The owner of the dogs was charged with causing death by negligence, but was later acquitted due to lack of evidence.
Lupita Padilla, a 3-year-old girl, was attacked by her neighbor’s pitbull on February 4, 2011. According to her mother, Sarah Padilla, Lupita was playing in the yard with a friend at Antelope Street Extension when she began screaming.
Sarah told Amandala that she and her daughter lived only a few feet away from their neighbor, and although the dog was tied under the house, it still was able to reach baby Lupita.
Sarah also said that the dog did not let go of the little girl until its owner chopped it on the head.
Lupita suffered bites to both sides of her face, stomach, and legs. The horrifying sight of the bleeding baby even caused her mother to pass out. Fortunately, Lupita survived this incident.
Two years later, on August 26, 2013, another 3-year-old child was bitten by a pitbull. Alicia Guardado and her mother, Maria Guerra, had been living in a rented home at #56 Iguana Street Extension for about two months at the time, when the landlord’s pitbull attacked Alicia, pulling her to the ground and mauling her leg.
The dog also bit the little girl on the shoulder, and then bit Guerra on her leg when she tried to intervene to save her daughter. Both of them were transported to the KHMH, where Alicia needed to receive stitches.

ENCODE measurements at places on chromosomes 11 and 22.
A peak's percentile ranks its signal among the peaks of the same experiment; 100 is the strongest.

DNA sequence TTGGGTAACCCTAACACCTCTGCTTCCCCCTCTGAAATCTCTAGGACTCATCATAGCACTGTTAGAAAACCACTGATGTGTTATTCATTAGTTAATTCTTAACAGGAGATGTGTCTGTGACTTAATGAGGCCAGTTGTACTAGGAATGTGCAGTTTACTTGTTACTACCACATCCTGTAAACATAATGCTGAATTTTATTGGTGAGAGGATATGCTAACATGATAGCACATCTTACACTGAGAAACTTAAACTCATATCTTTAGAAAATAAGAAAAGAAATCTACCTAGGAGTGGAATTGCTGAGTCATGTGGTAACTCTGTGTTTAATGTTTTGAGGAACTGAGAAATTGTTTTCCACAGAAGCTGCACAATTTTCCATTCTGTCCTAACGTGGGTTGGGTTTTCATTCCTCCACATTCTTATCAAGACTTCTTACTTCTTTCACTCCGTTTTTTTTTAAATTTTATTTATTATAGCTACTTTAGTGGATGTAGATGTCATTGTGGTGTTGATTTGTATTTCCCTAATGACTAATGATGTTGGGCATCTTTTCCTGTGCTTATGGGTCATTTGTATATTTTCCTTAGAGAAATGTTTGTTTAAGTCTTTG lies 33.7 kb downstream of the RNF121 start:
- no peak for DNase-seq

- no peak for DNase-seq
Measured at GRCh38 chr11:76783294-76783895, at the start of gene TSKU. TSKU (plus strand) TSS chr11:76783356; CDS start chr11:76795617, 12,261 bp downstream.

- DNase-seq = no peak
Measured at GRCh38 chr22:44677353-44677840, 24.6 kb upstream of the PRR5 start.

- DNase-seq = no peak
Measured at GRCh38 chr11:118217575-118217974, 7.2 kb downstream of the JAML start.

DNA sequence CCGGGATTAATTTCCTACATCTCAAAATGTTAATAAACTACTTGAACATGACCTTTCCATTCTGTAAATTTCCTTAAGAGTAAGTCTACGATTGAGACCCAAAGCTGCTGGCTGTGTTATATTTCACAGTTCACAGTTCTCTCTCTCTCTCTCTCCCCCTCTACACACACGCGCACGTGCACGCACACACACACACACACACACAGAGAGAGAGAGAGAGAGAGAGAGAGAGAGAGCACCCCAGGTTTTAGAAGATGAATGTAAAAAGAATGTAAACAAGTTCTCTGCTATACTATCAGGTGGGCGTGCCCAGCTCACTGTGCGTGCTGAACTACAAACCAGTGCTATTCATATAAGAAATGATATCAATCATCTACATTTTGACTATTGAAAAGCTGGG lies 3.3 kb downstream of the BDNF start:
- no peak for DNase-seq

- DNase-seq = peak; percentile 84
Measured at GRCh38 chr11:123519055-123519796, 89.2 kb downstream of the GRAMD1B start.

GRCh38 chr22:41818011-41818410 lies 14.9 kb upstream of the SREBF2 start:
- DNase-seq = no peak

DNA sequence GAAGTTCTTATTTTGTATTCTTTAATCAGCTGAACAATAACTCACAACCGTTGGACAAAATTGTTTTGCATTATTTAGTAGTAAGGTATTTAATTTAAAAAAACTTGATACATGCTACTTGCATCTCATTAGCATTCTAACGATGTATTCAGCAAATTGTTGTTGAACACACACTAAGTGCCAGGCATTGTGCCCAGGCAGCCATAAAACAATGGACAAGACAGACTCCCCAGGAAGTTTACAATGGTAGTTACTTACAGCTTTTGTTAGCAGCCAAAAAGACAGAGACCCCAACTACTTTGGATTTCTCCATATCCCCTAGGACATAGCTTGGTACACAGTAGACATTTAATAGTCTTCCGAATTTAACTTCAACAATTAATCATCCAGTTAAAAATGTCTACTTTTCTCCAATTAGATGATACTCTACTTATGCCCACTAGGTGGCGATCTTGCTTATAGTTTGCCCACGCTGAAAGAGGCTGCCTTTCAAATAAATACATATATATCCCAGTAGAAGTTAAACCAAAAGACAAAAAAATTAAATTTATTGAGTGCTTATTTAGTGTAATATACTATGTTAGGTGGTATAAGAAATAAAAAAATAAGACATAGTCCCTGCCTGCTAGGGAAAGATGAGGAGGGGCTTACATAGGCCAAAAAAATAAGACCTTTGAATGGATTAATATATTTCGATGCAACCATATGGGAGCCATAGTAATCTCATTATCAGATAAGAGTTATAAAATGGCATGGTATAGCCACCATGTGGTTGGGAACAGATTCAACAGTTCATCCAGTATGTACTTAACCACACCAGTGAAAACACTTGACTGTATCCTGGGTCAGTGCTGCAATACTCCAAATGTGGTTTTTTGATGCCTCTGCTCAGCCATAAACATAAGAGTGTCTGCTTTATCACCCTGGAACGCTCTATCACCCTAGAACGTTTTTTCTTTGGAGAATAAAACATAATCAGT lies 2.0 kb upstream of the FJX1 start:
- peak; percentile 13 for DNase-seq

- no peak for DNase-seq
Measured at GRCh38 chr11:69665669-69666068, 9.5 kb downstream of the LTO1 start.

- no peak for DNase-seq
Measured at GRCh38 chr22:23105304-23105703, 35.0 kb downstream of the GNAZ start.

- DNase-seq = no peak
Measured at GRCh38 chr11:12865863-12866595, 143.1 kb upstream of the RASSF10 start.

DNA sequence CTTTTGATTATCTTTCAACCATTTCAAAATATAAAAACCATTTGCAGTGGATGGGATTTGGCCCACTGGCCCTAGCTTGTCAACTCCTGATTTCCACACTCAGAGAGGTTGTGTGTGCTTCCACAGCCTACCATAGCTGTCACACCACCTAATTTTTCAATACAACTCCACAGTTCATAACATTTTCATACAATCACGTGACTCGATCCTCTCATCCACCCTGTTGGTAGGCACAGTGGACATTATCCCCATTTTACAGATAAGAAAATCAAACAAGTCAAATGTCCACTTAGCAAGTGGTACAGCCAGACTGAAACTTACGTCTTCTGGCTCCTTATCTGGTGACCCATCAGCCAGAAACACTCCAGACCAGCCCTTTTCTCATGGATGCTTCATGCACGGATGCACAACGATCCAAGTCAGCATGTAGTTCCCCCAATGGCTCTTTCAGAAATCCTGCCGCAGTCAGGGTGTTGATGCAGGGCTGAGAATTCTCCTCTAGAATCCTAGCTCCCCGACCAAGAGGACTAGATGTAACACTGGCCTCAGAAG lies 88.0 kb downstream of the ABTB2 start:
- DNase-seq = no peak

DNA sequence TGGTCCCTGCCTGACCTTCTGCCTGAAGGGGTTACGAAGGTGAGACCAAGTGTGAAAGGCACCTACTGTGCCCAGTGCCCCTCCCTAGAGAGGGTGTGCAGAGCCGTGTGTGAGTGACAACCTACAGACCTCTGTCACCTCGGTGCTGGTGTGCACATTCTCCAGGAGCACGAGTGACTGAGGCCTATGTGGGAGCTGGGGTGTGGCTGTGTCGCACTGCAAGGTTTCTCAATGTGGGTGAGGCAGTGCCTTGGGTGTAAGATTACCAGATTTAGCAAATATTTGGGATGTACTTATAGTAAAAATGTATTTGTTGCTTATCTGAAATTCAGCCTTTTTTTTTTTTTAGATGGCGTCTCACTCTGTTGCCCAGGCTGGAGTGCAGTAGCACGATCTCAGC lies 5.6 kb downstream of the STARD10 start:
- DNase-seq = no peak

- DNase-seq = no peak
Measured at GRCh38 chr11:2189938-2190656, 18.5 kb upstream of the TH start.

In July of that same year, a 50-year-old man from Corozal Town, known as Pelón, was attacked by a pitbull while he was walking on 2nd Street North. According to Pelón, he fought the dog as it was biting him.
The dog also bit 14-year-old Jair Tamai, who had assisted Pelón. Tamai was visiting a friend, in whose yard the dog was allegedly tied.
Pelón said that he was unable to work for a while, due to the injuries he suffered.
Belmopan also saw a vicious attack on February 14, 2014, when Deborah Gomez, while on her daily jog in the East Piccini area, was mauled by two pitbulls. According to her, she was jogging in the direction of a car, which had two dogs following it. After the car drove past her, the dogs stopped and attacked her.
Inside the car was Bobby Chin, better known as Jamaican DJ “Black Chiney,” and he stopped to render aid. Another man, Leroy Matura, also stopped to help, pulling out his licensed firearm. He told reporters that the dogs were about to attack a little boy next, and so he shot one of them.